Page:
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Body Fat

Adipose tissue

In histology, adipose tissue or fat is loose connective tissue composed of adipocytes. Adipose tissue is derived from lipoblasts. Its main role is to store energy in the form of fat, although it also cushions and insulates the body. Obesity or being overweight in humans and most animals does not depend on body weight but on the amount of body fat—specifically, adipose tissue. Two types of adipose tissue exist: white adipose tissue (WAT) and brown adipose tissue (BAT). Adipose tissue also serves as an important endocrine organ by producing recently-discovered hormones such as leptin, resistin and the cytokine TNFα. The formation of adipose tissue appears to be controlled by the adipose gene.

Anatomical features

In humans, adipose tissue is located beneath the skin, and is also found around internal organs. Adipose tissue is found in specific locations which are referred to as 'adipose depots'. Adipose tissue contains several cell types, with the highest percentage of cells being adipocytes, which contain fat droplets. Other cell types include fibroblasts, macrophages and endothelial cells. Adipose tissue contains many small blood vessels. In the integumentary system, which includes the skin, it accumulates in the deepest level, the subcutaneous layer, providing insulation from heat and cold. Around organs, it provides protective padding. However, its main function is to be a reserve of lipids, which can be burned to meet the energy needs of the body. Adipose depots in different parts of the body have different biochemical profiles.

In a severely obese person, excess adipose tissue hanging downward from the abdomen is referred to as a panniculus (or pannus). A panniculus complicates surgery of the morbidly obese. The panniculus may remain as a literal "apron of skin" if a severely obese person quickly loses large amounts of fat (a common result of gastric bypass surgery). This condition cannot be effectively corrected through diet and exercise alone, as the panniculus consists of adipocytes and other supporting cell types shrunken to their minimum volume and diameter. Reconstructive surgery is one way to fix the problem.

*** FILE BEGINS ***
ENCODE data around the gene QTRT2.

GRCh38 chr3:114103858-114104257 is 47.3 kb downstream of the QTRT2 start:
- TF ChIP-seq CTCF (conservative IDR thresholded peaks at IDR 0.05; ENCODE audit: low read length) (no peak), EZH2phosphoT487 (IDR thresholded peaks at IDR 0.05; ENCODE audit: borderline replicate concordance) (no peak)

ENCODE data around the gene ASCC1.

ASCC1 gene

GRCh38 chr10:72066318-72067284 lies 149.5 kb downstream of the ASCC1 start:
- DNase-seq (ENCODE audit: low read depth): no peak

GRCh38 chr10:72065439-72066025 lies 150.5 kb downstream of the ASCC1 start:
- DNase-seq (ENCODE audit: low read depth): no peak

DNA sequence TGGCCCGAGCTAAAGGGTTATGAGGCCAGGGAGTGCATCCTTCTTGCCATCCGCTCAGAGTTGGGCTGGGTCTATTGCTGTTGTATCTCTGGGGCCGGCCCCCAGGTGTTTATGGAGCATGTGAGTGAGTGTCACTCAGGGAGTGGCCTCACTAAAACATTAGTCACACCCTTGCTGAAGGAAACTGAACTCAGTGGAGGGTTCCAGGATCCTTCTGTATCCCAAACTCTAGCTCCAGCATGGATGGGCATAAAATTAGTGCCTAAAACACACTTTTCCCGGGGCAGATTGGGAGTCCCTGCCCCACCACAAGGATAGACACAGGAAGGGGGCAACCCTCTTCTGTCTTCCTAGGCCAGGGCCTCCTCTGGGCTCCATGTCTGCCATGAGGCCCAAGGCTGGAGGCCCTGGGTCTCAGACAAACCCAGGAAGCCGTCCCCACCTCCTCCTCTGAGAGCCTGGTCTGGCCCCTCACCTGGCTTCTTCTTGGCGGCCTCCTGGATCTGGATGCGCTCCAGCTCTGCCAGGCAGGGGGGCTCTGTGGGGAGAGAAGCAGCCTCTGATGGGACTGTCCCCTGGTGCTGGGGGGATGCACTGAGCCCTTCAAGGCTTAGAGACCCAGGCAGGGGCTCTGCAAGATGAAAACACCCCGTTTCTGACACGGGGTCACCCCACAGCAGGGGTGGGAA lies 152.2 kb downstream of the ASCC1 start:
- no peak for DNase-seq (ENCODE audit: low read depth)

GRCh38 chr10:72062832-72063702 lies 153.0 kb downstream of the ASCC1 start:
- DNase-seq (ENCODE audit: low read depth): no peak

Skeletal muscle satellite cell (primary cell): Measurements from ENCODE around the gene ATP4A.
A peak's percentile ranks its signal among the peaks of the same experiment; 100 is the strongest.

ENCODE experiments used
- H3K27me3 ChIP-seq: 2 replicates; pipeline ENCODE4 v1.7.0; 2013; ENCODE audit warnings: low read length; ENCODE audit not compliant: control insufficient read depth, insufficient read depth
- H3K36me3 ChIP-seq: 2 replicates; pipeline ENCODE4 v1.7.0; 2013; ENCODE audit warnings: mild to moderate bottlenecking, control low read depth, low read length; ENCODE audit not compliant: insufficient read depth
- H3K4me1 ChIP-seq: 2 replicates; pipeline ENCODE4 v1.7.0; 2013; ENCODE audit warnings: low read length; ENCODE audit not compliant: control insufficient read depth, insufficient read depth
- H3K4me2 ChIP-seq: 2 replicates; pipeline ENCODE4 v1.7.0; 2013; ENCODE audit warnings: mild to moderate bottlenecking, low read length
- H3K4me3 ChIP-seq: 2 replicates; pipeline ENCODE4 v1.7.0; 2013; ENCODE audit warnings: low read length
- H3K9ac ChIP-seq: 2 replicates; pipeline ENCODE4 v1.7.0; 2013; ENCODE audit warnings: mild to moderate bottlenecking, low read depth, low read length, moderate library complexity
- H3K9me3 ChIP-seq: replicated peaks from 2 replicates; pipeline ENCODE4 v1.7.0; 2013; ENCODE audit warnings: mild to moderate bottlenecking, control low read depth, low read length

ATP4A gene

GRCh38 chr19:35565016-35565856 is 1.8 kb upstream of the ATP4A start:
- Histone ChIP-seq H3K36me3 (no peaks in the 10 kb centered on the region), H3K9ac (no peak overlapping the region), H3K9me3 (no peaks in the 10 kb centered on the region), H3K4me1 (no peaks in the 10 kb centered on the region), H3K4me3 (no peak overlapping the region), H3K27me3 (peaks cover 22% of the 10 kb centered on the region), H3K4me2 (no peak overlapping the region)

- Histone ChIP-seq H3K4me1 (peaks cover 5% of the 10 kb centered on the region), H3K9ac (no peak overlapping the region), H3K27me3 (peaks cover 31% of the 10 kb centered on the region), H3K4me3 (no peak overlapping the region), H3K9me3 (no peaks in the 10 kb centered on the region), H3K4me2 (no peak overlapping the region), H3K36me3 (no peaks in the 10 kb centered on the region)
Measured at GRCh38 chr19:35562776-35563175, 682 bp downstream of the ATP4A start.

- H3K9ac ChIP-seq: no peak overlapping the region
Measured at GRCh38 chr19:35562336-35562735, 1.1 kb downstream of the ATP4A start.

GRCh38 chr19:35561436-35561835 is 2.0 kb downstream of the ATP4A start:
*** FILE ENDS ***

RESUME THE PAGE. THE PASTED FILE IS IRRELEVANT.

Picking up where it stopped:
In mice, there are eight major adipose depots, four of which are within the abdominal cavity: the paired gonadal depots are attached to the uterus and ovaries in females and the epididymis and testes in males, the paired retroperitoneal depots are found along the dorsal wall of the abdomen, surrounding the kidney, and when massive extend into the pelvis. The mesenteric depot forms a glue-like web that supports the intestines, and the omental depot, which originates near the stomach and spleen and when massive extends into the ventral abdomen. Both the mesenteric and omental depots incorporate much lymphoid tissue as lymph nodes and milky spots respectively. The two superficial depots are the paired inguinal depots, which are found anterior to the upper segment of the hind limbs (underneath the skin) and the subscapular depots, paired medial mixtures of brown adipose tissue adjacent to regions of white adipose tissue, which are found under the skin between the dorsal crests of the scapulae. The layer of brown adipose tissue in this depot is often covered by a “frosting” of white adipose tissue, sometimes these two types of fat (brown and white) are hard to distinguish. The inguinal depots enclose the inguinal group of lymph nodes. Minor depots include the pericardial which surrounds the heart, and the paired popliteal depots, between the major muscles behind the knees, each containing one large lymph node(Pond 1998). Of all the depots in the mouse, the gonadal depots are the largest and the most easily dissected (Cinti, 1999), comprising about 30% of dissectible fat, e.g., (Bachmanov et al. 2001).

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